In Mariupol, workers risked their own lives, braving relentless shelling to dump the bodies of children in a mass grave. Local officials have tallied 2,500 deaths in the siege, but many bodies crushed in the rubble can’t be counted because of the assault.
Bodies lie out in the street. Workers tell families to leave their dead outside because it’s too dangerous to hold funerals.
In Kharkiv, doctors are struggling to treat COVID-19 patients as the bombs fall outside. Several times a day, air raid sirens wail at a local hospital, sending virus patients — some connected to ventilators and struggling to breathe — into bomb shelters.
“Bombing takes place from morning into night,” hospital director Dr. Pavel Nartov said. “It could hit at any time.”
WHAT DETAILS HAVE EMERGED FROM NEGOTIATIONS BETWEEN RUSSIA AND UKRAINE?
Zelenskyy’s adviser Mikhailo Podolyak said Ukraine is demanding a cease-fire, the withdrawal of Russian troops and legal security guarantees for Ukraine from a number of countries. Ukrainian and Russian delegations held talks again Wednesday by video.
Another official in Zelenskyy’s office, speaking on condition of anonymity because of the sensitivity of the talks, said the main subject under discussion was whether Russian troops would remain in separatist regions in eastern Ukraine after the war and where the borders would be.
Just before the war, Russia recognized the independence of two regions controlled by Russian-backed separatists since 2014 and extended the borders of those regions to areas Ukraine had continued to hold, including Mariupol.
HOW IS THE WORLD RESPONDING TO THE WAR?
Six Western nations have called for a U.N. Security Council meeting on Ukraine on Thursday. The United Kingdom’s U.N. Mission tweeted Wednesday that “Russia is committing war crimes and targeting civilians. Russia’s illegal war on Ukraine is a threat to us all.”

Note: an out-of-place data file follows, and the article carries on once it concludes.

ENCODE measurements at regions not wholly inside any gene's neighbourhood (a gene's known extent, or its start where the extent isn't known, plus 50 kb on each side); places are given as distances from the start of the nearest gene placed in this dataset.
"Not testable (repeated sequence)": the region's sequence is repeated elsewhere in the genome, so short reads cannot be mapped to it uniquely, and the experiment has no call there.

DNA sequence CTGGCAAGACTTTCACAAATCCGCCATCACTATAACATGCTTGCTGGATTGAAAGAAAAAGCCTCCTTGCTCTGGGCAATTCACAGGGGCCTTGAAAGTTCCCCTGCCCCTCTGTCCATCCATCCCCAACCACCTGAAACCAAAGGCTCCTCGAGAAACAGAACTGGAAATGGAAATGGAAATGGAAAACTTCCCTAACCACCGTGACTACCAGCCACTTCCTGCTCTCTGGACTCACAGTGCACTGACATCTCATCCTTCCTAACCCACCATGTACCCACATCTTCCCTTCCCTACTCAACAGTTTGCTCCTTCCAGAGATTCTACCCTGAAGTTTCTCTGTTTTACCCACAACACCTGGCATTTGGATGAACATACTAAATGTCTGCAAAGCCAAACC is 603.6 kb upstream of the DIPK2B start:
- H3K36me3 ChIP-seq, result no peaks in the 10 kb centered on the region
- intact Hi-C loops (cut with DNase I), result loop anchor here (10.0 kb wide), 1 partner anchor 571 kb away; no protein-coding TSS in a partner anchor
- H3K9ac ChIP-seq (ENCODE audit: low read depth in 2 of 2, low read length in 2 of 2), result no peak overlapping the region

The mission said the meeting was requested by six Security Council members and posted their flags — Britain, the U.S., France, Ireland, Norway and Albania.
It has not yet been officially scheduled.
Zelenskyy acknowledged in his speech to the U.S. Congress that the no-fly zone may not happen. Still, he said the U.S. must sanction Russian lawmakers and block imports, in addition to providing military assistance.
“We need you right now,” Zelenskyy said in remarks livestreamed to the U.S. Capitol, which were punctuated with a graphic video showing the grisly aftermath of the invasion.
Biden announced that the U.S. is sending an additional $800 million in military assistance — including anti-aircraft and anti-armor weapons and drones — to Ukraine, making a total of $2 billion in such aid sent to Kyiv since Biden took office more than a year ago.
Biden and China’s Xi Jinping are scheduled to speak by phone on Friday, and the U.S. president also plans to travel to Europe next week for talks with European leaders about the Russian invasion, and will attend an extraordinary NATO summit in Brussels. NATO has been bolstering its eastern flank with troops and equipment to deter Russia from invading any of its members.